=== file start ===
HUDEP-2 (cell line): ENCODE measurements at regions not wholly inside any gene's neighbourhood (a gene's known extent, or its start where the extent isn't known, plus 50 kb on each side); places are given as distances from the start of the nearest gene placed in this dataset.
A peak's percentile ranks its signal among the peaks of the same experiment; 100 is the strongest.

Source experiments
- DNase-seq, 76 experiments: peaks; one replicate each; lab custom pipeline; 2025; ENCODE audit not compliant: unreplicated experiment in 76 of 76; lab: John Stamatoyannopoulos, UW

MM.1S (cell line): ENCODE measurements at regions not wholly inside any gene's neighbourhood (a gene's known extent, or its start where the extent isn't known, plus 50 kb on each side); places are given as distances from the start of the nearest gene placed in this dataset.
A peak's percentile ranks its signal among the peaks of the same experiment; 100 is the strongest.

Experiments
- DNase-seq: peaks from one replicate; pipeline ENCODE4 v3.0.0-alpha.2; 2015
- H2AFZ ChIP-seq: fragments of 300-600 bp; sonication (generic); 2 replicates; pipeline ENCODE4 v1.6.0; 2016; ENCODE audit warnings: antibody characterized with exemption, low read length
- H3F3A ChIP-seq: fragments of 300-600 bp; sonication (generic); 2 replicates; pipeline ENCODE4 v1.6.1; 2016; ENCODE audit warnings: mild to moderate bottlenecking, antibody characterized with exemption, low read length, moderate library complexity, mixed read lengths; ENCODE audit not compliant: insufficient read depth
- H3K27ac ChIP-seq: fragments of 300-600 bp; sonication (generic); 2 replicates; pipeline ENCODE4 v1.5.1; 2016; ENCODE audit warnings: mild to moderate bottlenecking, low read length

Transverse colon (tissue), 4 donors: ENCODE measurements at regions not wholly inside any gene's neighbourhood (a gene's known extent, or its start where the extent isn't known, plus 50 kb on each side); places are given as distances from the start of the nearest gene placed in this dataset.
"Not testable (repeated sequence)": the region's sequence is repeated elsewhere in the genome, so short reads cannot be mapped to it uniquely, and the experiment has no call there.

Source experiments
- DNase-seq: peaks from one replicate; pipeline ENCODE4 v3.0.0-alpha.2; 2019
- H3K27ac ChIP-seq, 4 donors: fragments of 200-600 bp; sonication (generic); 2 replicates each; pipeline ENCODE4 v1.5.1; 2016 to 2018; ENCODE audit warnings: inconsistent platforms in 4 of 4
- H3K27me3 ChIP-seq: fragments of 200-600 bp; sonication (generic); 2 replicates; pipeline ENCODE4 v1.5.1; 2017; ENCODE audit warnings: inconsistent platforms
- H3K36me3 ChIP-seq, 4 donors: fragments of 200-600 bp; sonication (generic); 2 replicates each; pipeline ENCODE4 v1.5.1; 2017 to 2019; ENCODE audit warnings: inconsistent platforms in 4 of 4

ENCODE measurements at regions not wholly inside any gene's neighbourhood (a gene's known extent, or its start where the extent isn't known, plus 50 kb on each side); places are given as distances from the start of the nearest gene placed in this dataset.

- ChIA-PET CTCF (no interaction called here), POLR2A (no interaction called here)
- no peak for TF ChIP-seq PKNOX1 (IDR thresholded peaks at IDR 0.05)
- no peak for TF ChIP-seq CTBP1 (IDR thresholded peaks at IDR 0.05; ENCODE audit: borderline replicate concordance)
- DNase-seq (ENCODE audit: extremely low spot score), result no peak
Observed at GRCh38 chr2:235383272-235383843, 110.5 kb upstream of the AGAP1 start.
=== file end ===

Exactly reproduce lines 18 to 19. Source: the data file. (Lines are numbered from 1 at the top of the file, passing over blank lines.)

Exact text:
- H3K36me3 ChIP-seq, 4 donors: fragments of 200-600 bp; sonication (generic); 2 replicates each; pipeline ENCODE4 v1.5.1; 2017 to 2019; ENCODE audit warnings: inconsistent platforms in 4 of 4

ENCODE measurements at regions not wholly inside any gene's neighbourhood (a gene's known extent, or its start where the extent isn't known, plus 50 kb on each side); places are given as distances from the start of the nearest gene placed in this dataset.